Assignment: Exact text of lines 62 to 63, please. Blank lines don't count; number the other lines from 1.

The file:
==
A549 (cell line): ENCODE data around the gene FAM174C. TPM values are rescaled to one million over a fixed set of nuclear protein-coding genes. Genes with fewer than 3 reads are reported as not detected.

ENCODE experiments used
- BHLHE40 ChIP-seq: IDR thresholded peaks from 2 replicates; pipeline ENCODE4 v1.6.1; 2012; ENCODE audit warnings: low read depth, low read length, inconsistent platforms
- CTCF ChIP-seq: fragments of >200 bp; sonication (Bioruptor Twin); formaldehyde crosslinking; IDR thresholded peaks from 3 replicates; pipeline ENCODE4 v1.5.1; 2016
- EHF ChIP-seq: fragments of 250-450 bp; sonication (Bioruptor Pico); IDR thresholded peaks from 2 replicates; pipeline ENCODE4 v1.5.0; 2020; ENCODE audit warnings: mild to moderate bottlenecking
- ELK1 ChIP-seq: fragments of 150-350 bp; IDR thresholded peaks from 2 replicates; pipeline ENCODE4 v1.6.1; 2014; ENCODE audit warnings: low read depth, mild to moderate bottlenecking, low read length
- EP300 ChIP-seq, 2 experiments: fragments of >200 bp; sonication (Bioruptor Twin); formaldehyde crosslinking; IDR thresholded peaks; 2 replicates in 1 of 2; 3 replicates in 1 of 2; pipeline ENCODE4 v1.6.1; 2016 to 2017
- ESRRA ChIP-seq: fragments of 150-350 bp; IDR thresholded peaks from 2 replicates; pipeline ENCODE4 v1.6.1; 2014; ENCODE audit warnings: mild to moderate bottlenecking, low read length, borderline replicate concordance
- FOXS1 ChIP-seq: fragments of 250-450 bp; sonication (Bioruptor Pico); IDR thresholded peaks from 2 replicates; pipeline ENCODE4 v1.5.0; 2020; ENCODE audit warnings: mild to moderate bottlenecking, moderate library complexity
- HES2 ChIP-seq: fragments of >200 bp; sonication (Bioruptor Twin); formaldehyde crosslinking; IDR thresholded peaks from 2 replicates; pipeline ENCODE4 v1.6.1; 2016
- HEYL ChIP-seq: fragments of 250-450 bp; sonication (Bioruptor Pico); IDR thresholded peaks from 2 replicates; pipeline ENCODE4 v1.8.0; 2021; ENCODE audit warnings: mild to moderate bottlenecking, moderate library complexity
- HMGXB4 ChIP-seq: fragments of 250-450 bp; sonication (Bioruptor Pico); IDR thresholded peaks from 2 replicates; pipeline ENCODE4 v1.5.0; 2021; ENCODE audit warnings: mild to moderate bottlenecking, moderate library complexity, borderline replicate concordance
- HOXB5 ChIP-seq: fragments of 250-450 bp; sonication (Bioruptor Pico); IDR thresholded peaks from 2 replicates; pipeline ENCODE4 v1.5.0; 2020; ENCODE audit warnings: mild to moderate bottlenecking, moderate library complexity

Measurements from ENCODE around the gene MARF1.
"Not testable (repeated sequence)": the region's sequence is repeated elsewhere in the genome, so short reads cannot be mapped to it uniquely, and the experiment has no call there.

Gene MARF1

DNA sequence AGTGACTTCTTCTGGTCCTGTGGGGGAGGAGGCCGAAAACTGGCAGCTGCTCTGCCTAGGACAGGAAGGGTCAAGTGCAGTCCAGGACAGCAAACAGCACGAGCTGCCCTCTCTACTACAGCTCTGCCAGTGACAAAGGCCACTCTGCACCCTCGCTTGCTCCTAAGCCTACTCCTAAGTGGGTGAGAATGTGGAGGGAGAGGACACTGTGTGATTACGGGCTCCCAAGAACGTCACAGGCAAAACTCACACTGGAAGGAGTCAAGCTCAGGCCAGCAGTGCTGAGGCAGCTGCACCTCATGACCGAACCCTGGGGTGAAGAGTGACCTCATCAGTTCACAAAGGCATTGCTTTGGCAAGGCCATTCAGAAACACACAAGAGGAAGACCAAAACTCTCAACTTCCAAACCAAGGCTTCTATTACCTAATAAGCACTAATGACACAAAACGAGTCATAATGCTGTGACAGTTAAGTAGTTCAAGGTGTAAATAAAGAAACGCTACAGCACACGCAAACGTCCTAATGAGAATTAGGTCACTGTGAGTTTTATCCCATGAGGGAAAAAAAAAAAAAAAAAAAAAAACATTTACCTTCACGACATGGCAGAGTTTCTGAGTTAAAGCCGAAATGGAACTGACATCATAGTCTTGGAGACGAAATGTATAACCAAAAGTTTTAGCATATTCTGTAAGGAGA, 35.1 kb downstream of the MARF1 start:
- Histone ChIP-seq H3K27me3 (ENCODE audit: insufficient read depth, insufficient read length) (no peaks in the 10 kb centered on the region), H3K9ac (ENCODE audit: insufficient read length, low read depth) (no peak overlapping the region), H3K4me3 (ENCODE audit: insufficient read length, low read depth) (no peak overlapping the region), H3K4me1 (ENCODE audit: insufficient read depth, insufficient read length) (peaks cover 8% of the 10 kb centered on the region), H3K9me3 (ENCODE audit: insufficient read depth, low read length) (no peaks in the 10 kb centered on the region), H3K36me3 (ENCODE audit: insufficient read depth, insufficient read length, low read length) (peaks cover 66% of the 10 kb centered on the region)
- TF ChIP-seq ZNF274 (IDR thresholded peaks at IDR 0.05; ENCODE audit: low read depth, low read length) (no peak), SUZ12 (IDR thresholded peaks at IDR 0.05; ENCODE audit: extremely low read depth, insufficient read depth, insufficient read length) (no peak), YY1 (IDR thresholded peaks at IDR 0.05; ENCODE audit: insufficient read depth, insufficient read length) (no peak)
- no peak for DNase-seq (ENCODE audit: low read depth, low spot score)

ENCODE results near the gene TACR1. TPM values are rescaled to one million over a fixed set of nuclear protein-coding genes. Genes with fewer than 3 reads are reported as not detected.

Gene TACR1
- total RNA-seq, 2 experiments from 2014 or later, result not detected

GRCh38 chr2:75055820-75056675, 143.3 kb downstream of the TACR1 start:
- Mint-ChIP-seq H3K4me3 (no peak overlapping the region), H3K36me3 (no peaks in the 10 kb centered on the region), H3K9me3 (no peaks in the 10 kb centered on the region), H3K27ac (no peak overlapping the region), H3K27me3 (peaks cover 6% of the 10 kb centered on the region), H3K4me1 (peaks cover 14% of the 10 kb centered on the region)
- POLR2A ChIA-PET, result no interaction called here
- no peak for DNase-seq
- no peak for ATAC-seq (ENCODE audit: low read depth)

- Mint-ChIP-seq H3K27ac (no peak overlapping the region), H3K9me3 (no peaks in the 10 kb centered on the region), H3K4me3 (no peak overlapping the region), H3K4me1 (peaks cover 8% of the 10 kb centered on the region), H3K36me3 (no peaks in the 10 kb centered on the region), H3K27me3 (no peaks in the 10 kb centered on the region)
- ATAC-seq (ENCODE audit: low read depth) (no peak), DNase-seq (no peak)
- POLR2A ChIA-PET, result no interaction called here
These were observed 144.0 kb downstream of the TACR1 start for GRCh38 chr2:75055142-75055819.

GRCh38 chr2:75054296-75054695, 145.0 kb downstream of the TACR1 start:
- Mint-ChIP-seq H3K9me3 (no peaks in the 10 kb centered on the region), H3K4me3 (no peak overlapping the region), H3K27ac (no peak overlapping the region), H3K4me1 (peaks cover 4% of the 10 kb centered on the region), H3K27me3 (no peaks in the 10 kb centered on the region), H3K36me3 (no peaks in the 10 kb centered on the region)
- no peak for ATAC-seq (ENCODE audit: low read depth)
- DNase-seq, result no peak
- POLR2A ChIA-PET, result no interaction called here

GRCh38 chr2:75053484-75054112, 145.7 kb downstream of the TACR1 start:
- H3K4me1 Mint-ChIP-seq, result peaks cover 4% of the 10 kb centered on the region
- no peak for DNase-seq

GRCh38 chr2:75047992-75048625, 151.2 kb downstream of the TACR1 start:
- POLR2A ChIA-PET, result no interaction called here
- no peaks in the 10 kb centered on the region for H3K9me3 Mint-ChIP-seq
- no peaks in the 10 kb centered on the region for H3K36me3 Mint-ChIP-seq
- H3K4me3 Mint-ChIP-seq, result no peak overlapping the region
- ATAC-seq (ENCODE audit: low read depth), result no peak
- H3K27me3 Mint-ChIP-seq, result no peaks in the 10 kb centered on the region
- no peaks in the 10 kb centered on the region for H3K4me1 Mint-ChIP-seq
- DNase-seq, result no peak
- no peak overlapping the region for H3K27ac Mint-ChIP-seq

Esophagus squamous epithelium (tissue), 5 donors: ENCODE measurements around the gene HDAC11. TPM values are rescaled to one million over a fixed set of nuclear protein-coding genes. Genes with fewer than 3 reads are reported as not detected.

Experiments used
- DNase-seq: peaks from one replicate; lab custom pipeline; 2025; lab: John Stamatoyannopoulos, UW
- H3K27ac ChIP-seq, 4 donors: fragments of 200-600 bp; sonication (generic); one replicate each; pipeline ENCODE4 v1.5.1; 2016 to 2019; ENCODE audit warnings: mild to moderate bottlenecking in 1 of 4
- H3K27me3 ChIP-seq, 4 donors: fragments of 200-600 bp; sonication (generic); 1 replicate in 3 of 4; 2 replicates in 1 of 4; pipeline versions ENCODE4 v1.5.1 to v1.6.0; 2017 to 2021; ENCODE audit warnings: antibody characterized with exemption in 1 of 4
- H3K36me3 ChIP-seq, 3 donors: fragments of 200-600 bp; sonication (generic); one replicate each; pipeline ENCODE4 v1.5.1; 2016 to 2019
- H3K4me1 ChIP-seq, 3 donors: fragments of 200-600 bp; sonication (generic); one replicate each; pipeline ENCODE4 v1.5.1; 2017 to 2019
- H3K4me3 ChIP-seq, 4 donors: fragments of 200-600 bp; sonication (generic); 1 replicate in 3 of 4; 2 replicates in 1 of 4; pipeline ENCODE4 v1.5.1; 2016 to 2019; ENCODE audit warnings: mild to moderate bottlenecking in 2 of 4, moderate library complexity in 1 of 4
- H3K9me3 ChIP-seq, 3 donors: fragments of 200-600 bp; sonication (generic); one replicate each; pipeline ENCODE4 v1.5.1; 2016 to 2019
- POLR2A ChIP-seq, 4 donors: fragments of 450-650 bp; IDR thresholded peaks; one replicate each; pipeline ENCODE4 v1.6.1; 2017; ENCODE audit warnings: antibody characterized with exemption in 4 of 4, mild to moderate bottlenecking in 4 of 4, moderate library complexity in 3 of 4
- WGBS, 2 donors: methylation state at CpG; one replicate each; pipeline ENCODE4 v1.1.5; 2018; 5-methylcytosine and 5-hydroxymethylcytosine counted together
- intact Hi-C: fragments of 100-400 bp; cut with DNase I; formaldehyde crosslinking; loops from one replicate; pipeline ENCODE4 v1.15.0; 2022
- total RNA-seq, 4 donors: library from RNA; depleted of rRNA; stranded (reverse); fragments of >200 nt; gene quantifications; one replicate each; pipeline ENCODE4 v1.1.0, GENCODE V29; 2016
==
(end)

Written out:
- intact Hi-C: fragments of 100-400 bp; cut with DNase I; formaldehyde crosslinking; loops from one replicate; pipeline ENCODE4 v1.15.0; 2022
- total RNA-seq, 4 donors: library from RNA; depleted of rRNA; stranded (reverse); fragments of >200 nt; gene quantifications; one replicate each; pipeline ENCODE4 v1.1.0, GENCODE V29; 2016